The #1 Root Cause of Diabetes, Say Doctors
Are you in danger of developing type 2 diabetes? "Type 2 diabetes is a silent killer," says Dr. Will Cole. "Of the approximately 26 million Americans who have this dangerous disease, many don't even know it. Yet, it is a leading cause of heart disease and many other health complications. Once called 'adult onset diabetes,' this disease now affects a growing number of children, ravaging not only quality of life but quantity, as diabetes shortens lifespan by up to 10 years." Here are the main causes of type 2 diabetes, according to experts. Read on—and to ensure your health and the health of others, don't miss these Sure Signs You've Already Had COVID.
People who smoke are up to 40% more likely to develop type 2 diabetes than people who don't, according to the CDC. "Cigarette smoking should be considered as a key modifiable risk factor for diabetes," says Frank B. Hu, MD, PhD, professor of nutrition and epidemiology at the Harvard T.H. Chan School of Public Health. "Public health efforts to reduce smoking will have a substantial impact on the global burden of type 2 diabetes."
People with type 2 diabetes need to be mindful of their carbohydrate intake, experts say. "Many people don't consider vegetables like sweet potatoes, corn, and peas to be sources of starch," says Jenifer Bowman, RD, a dietitian at UCHealth in Fort Collins, Colorado. "But if you're trying to regulate your blood sugar, you need to be aware of overall carbohydrate content."
Sitting down all day is strongly linked to type 2 diabetes, doctors say. "The suggestion that even those people who are physically active but also sit down for long periods have an increased risk of Type 2 diabetes is interesting," says Dr. Matthew Hobbs, head of research at Diabetes UK. "However, not all of the studies in this review looked at this factor, so the evidence is not strong and certainly shouldn't be used to discourage people from doing physical exercise. What is clear is that anyone who spends lots of time sitting or lying down would benefit from replacing some of that time by standing or walking. Aside from any direct effect reducing the amount of time you spend sitting down may have, getting more physical activity is a great way of helping maintain a healthy weight, which is the best way of minimizing your risk of Type 2 diabetes."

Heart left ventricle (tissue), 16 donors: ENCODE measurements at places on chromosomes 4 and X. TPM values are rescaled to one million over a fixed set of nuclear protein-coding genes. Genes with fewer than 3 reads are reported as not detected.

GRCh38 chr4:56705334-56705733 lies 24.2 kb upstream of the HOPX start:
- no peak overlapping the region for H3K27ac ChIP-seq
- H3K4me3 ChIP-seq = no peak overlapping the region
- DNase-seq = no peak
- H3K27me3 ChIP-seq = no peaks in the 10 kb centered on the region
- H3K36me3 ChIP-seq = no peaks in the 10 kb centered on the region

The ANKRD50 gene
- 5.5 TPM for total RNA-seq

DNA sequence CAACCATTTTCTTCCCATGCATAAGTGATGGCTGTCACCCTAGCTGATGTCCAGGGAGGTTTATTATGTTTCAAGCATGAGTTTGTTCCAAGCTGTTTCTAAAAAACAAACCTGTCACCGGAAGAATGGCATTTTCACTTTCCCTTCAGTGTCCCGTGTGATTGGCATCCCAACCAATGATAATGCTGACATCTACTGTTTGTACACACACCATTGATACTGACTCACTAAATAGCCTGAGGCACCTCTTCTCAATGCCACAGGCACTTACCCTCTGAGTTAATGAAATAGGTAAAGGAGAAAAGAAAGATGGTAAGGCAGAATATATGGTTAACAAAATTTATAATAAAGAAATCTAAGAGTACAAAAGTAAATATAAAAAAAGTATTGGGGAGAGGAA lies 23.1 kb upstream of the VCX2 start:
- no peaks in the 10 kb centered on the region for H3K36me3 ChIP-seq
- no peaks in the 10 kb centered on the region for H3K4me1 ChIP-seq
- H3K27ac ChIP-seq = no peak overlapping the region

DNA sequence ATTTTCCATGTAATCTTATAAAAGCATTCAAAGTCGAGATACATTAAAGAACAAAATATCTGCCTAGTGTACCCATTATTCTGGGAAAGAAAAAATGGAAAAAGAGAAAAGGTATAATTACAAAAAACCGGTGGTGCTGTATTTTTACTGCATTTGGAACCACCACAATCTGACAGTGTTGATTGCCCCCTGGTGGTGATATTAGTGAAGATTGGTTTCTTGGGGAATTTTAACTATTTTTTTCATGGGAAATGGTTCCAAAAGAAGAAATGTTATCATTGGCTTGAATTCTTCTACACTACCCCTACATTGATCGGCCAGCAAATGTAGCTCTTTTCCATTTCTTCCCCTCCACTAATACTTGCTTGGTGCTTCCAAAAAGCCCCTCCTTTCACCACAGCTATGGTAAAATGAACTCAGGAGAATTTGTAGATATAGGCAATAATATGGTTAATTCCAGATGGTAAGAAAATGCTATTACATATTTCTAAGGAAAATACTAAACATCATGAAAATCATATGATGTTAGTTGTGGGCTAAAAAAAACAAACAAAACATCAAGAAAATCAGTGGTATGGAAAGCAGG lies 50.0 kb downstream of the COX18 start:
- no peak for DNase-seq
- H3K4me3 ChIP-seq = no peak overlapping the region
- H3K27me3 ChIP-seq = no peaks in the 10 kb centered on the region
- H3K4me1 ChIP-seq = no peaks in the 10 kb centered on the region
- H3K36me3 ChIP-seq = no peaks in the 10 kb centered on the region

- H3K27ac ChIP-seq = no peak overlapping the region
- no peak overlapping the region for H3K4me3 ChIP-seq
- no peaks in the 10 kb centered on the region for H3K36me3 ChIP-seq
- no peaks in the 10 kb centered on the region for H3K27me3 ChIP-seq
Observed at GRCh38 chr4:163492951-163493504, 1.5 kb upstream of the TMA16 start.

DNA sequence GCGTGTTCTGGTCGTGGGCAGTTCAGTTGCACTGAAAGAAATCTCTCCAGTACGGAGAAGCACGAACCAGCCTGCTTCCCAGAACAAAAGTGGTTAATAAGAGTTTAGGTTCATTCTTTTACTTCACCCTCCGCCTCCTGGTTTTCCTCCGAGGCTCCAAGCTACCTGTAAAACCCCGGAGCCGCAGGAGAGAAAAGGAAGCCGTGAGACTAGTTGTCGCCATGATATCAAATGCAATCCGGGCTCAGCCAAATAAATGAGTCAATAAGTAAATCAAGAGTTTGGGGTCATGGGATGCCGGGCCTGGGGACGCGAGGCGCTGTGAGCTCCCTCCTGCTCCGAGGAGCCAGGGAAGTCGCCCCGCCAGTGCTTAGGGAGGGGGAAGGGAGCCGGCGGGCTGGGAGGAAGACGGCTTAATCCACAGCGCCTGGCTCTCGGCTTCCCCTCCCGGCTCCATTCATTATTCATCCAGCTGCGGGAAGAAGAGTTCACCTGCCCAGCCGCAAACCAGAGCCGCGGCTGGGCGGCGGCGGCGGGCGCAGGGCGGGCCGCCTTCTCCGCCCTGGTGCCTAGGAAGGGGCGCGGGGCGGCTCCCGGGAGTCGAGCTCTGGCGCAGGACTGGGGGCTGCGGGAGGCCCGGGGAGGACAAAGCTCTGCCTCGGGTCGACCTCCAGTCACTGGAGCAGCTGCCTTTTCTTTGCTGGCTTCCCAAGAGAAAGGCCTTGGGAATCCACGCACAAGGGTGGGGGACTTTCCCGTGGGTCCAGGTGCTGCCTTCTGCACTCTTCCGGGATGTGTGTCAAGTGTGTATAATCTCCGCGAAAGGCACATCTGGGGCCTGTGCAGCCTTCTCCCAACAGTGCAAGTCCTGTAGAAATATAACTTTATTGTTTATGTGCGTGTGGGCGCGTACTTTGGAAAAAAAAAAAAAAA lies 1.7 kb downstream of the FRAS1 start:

Studies show that obesity and type 2 diabetes are closely linked. "Being overweight raises your risk for type 2 diabetes, heart disease, and stroke," says the American Diabetes Association. "It can also increase the risk of high blood pressure, unhealthy cholesterol, and high blood glucose (sugar). If you are overweight, losing weight may help you prevent and manage these conditions. And you don't have to lose a lot to improve your health—even losing 10–15 pounds can make a big difference."
The root cause of type 2 diabetes is insulin resistance, which leads to high blood sugar.
"In people with diabetes, their cells have become so resistant to insulin that insulin can no longer keep their blood sugar levels in a healthy range," says Thomas Rutledge, PhD. "As a result, blood sugar levels run high, with catastrophic consequences if left unchecked. Unfortunately, even when a person with diabetes receives treatment, this treatment doesn't necessarily improve their underlying insulin resistance; a person can lower blood sugar levels while remaining insulin resistant, giving them a false sense of security about their health."